Towards a better life: Sex workers take charge

With the help of 15 NGOs, sex workers across Mumbai have started a
self-help movement through which they solve their problems

Mumbai: When Kusum’s three-month-old son was kidnapped six months
ago, she was convinced she would never see him again. A commercial
sex worker from Koperkhairane, she felt she wasn’t "privileged”
enough for the police to help her out. But by the eighth day, the
police had tracked down her son, who had been sold to a childless
couple.

Malathy Iyer, for Times of India

Then there’s Kiran, the sex worker who succumbed to complications
arising from AIDS. She died penniless in her tiny room in the Airoli
township of Navi Mumbai. Not one of her neighbours was ready to help
lift the her body down the narrow staircase. Yet her last rites were
carried out, and her mother and children were given Rs 22,000.

The invisible force at work, in both instances, was a new-found
bonding between the commercial sex workers themselves. Over the last
two years, at least 50,000 sex workers across Mumbai have joined
Aastha: a movement supported by 15 city NGOs, through which they
share their experiences, help each other, and create awareness on
sexually-transmitted diseases (STDs).

Aastha, which means `taking care’ in Hindi, has a comprehensive
crisis response network across the city. When in trouble, commercial
sex workers can turn to the nearest Aastha gat (group) member, and
help will be given. This is the underlying principle that has made
the movement a successful one.

When Asha, who lives in Thane and is the incharge of the Aastha gats
(groups) in the Thane-Navi Mumbai belt, gets a call, she hops onto
her bike, and heads to the destination. Initially, she was sceptical
of the success of the project, but months of observing a support
system of doctors and counsellors returning to the red-light areas,
convinced her of the group’s efficacy. Says Asha: "Ever since we’ve
joined hands, even the top cop at the station concerned meets us at
the earliest.”

When the Bill & Melinda Gates Foundation gave a five-year grant of
$258 million to the Family Health International’s (FHI) Aastha
project, the idea was to work out an Indian model of intervention.
The main objective of FHI’s Aastha project is to tackle HIV\AIDS and
other STDs. "The STD clinics we run helps us keep in touch with the
women,” says Rajeev Kumar from FHI.

Dr S S Kudalkar, who heads the Mumbai District AIDS Control Society,
says, "A survey on the prevalence of HIV\AIDS shows a high incidence
of the disease-almost 40%-among some groups of sex workers. FHI runs
clinics that work with patients suffering from STDs in some of our
centres.”

Baby, a sex worker from Grant Road, says that she was initially
reluctant to join the Aastha fold. What changed her mind was an
Aastha office-bearer who helped solve her daughter’s marital
problems. "My daughter’s in-laws were troubling her in Lucknow, but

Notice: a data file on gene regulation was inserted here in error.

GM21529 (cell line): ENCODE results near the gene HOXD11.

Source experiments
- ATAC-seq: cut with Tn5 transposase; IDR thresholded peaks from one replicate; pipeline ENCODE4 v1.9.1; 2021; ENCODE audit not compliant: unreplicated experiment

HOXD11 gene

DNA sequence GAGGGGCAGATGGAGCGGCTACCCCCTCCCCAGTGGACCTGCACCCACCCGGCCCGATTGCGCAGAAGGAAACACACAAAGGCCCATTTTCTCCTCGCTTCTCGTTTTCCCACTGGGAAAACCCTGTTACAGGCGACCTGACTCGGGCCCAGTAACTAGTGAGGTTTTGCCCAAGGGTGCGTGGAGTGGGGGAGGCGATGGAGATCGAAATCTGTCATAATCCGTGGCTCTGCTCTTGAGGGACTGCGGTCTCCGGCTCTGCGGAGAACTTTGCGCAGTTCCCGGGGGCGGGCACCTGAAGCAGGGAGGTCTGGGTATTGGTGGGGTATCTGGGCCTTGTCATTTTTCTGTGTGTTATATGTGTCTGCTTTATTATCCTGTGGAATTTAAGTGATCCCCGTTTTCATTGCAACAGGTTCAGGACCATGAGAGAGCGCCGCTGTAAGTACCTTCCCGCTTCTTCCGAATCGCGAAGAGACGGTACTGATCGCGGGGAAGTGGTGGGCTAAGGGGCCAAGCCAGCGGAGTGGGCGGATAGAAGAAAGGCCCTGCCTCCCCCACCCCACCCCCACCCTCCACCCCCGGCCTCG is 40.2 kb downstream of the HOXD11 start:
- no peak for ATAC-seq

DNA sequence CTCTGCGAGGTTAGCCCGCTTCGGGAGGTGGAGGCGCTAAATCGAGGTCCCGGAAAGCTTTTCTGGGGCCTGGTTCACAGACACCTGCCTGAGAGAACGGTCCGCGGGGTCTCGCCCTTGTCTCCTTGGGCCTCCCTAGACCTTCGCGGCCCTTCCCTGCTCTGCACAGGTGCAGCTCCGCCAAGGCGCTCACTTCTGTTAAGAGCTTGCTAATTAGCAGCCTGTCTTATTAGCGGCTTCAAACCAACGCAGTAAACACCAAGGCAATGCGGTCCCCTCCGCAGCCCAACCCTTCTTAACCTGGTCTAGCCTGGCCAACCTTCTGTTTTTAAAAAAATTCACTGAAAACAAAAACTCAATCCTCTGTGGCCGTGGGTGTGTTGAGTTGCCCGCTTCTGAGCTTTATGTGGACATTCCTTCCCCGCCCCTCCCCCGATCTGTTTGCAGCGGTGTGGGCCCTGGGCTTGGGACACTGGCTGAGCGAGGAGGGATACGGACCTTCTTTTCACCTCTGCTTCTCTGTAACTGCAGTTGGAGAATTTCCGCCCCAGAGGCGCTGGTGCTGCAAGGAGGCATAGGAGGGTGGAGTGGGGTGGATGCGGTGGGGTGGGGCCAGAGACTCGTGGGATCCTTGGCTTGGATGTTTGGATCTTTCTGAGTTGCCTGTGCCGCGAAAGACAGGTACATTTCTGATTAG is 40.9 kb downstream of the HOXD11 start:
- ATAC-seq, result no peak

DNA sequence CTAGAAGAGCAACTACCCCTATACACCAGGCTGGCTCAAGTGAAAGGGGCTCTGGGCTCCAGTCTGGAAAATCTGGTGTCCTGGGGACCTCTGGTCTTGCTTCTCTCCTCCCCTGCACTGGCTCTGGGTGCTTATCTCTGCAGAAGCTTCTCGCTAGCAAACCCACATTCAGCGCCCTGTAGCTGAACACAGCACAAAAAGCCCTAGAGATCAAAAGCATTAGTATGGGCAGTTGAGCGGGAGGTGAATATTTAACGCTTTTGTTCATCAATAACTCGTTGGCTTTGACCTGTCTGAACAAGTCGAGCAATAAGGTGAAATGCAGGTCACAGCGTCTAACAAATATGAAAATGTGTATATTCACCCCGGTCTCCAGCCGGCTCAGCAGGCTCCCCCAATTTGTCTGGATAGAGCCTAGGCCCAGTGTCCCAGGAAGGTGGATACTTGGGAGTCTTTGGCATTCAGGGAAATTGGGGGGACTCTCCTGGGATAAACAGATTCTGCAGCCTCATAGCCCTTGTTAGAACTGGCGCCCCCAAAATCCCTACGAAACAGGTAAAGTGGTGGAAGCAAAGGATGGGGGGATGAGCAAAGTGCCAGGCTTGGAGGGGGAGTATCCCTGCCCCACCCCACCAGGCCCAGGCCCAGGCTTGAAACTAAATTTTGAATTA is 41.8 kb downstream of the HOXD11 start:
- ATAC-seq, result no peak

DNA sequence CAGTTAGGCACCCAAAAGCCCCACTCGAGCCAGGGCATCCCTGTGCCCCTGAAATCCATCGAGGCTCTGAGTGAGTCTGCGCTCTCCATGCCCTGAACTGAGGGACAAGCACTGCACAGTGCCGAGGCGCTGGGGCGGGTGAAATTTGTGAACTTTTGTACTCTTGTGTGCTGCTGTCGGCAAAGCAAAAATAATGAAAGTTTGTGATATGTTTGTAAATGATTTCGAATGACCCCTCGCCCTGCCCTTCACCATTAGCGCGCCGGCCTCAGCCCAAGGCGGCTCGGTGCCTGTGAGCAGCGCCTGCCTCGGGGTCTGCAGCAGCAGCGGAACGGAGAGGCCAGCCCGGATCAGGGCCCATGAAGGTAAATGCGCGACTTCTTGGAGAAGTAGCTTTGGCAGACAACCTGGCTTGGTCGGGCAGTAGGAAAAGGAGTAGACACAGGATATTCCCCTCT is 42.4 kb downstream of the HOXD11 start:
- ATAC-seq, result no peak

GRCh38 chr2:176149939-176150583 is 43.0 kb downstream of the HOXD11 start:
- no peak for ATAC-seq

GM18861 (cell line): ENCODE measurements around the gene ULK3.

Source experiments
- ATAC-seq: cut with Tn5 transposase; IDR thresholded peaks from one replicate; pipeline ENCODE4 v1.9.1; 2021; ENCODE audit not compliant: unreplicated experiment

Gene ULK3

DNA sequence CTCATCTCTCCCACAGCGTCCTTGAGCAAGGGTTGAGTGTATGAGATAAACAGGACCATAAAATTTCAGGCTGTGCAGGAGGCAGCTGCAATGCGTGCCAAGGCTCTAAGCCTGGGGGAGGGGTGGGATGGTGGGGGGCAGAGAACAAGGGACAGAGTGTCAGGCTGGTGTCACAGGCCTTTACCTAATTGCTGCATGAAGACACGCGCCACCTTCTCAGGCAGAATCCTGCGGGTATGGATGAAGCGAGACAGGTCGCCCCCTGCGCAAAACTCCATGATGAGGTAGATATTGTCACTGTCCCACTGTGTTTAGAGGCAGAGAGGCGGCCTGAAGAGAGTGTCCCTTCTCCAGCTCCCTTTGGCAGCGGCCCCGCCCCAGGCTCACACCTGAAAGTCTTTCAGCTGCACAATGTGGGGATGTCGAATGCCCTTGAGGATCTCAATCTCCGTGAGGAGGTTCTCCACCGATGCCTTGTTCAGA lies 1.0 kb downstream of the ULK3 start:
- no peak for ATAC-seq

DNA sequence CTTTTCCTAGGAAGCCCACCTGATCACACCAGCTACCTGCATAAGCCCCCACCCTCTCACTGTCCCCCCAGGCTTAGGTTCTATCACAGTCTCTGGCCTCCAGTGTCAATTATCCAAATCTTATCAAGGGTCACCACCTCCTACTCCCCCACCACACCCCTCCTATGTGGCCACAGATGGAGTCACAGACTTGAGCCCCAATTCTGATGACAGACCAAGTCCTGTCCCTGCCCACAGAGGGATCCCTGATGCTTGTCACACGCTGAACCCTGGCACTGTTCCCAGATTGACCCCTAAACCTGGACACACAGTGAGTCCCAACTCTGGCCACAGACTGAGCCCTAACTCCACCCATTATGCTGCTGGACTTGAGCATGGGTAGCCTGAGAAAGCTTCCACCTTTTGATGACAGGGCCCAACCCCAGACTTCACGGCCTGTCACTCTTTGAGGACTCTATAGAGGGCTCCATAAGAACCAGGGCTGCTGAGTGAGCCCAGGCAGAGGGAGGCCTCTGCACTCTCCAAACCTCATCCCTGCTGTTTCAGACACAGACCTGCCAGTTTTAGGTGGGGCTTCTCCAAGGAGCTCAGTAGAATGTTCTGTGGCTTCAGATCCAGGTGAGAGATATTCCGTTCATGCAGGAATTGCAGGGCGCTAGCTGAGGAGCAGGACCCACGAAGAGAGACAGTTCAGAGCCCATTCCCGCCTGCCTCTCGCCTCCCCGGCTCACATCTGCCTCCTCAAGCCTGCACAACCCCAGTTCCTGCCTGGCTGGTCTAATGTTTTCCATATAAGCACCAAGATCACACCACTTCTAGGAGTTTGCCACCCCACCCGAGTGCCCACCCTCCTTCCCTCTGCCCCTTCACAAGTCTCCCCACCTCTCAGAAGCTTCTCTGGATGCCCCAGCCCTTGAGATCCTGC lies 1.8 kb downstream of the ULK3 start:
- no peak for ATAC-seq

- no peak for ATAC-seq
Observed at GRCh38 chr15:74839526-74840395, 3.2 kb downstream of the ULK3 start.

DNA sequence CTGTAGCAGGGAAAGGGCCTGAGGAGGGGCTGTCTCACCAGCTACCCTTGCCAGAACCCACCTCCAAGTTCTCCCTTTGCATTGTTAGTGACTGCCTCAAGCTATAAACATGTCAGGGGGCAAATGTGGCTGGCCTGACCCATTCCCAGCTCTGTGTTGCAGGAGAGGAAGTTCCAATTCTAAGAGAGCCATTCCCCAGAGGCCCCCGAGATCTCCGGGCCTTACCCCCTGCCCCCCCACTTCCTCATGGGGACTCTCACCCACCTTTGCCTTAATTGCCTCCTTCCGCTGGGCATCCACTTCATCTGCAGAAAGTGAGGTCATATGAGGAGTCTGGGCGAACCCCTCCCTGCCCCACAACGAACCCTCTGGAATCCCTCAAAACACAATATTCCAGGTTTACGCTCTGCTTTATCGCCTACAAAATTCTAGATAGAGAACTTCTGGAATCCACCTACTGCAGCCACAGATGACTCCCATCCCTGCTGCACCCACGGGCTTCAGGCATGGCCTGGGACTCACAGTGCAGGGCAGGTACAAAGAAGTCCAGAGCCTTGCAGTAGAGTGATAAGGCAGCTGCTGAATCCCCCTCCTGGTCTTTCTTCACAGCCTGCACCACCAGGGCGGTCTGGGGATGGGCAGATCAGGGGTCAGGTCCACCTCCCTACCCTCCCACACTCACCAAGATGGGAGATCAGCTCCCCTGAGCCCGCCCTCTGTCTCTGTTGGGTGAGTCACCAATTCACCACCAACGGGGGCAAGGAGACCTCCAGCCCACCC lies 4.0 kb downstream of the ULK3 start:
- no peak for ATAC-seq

sir spoke to some officials out there, and she has never been
harassed again." Baby has since `graduated’ to the role of peer
educator in the Aastha family. Her friend, Farida, recalls how it was
impossible to get a bed in government hospitals for HIV\AIDS-
afflicted people. "But when we go with our I-cards, we are attended
to immediately,” she says.

According to Kumar, the Aastha system achieved a 100% response to
crisis calls, with an average response time of 30 minutes in one
year. "Till now, 26,469 cases of crisis incidences have been
supported through this network,” he adds.

Kiran’s death would have gone unnoticed if her neighbourhood Aastha
group’s didi had not noticed her absence. "We got her hospitalised,
but it was too late,” recalls Asha. "But we had made a note of
clients who owed her money.”After her death, the group collected Rs
22,000 as dues, and sent it to her now-orphaned children in Kolkata.

(Names of the women have been changed to protect their identity)

The project:

l NGOs across Mumbai and Thane work with the sex workers to setup
Aastha

l Health camps are held to mobilise people to the clinic

l Each site has a self-help group (SHG) called Aastha gat, comprising
community members who meet regularly

l A task force committee has been added to each Aastha gat and is
responsible for rapid response to crisis situations

Sex in the city

l There are about 1,506 brothels in Mumbai and Navi Mumbai

l There are 363 brothels in Thane

l Each brothel has an average of 4.5 female sex workers

l The average number of clients per sex worker every night is 2.7
during peak days

l At least 6,000 sex workers operate through lodges, hotels and bars

l There are about 2,095 `sex access joints’ in Mumbai, Navi Mumbai
and Thane. These include bars, brothels and street corners

l About 87% of the sex joints surveyed had condoms

Source: FHI & USAID

50,000 is the number of sex workers involved in the self-help group

26,469 is the number of emergency cases that the group has solved in
one year

30 minutes is the average time taken by the crisis centre to respond
to an emergency



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